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Tracking militarists’ efforts to influence U.S. foreign policy

The Rise of the Vulcans, Part II

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FEATURED ARTICLES

Rise of the Vulcans Redux

By Peter Certo

The purported “end of the neocon consensus” has hardly meant an end to hawkishness in the GOP fold. With the Republican candidates virtually all gunning for Iran, backing right-wing Israeli policies toward the Palestinians, and stabling a passel of neoconservative advisers (Ron Paul excepted), voters have plenty of clues about what the foreign policy of a new GOP administration would look like. And while some of the candidates have expressed wariness with neoconservative notions of armed democracy promotion, all the signs indicate that if a Republican wins next year, we will likely be in for a bit of George W. redux. Read article.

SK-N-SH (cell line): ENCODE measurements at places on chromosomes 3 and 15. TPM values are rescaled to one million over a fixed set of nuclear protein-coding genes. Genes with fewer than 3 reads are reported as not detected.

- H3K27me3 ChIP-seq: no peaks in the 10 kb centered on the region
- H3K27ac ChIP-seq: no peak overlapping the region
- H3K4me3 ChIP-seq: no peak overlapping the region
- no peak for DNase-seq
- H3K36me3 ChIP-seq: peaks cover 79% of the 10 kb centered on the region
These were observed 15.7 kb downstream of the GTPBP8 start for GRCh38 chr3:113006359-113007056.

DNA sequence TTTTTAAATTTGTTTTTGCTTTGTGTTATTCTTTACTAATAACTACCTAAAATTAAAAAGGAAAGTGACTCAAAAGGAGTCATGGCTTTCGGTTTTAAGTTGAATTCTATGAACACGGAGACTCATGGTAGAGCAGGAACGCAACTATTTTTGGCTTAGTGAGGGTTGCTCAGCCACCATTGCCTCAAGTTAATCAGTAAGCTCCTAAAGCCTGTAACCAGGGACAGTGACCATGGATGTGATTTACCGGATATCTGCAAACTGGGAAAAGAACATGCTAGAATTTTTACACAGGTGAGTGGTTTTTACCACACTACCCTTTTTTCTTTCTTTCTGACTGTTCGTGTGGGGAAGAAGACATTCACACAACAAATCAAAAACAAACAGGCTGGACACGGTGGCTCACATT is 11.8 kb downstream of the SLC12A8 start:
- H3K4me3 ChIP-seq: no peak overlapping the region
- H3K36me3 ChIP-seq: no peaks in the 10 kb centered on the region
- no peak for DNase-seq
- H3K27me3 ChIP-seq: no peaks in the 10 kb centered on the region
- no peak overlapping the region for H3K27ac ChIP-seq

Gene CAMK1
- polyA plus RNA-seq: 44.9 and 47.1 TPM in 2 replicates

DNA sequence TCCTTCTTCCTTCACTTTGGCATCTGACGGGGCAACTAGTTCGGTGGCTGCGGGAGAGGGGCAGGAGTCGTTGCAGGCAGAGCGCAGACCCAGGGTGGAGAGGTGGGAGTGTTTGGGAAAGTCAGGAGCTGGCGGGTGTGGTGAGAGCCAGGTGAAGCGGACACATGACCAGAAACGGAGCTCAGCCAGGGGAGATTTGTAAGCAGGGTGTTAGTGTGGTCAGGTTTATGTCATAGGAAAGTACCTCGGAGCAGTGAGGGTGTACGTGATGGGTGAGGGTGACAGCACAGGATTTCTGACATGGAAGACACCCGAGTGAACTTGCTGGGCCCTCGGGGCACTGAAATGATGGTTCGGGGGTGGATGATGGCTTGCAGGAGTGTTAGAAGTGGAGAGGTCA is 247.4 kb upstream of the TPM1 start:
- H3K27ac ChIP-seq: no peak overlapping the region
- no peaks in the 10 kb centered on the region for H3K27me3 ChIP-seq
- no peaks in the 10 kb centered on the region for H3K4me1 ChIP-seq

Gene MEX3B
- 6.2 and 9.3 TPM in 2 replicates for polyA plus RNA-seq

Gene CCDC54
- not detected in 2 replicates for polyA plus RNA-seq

Turning the Tide on the Pro-Israel Debate

By Michael Flynn & Peter Certo

With key members of the "Israel Lobby" acknowledging the importance of providing a broader space to Israel’s critics, the indelibly beltway Politico recognizing the influence of such critics in a full-length feature, and core Democratic organizations showing an increasing sensitivity to inappropriate uses of the anti-Semite charge, is the United States finally willing to undertake a real debate on what are the best U.S. interests in the Middle East? Read article.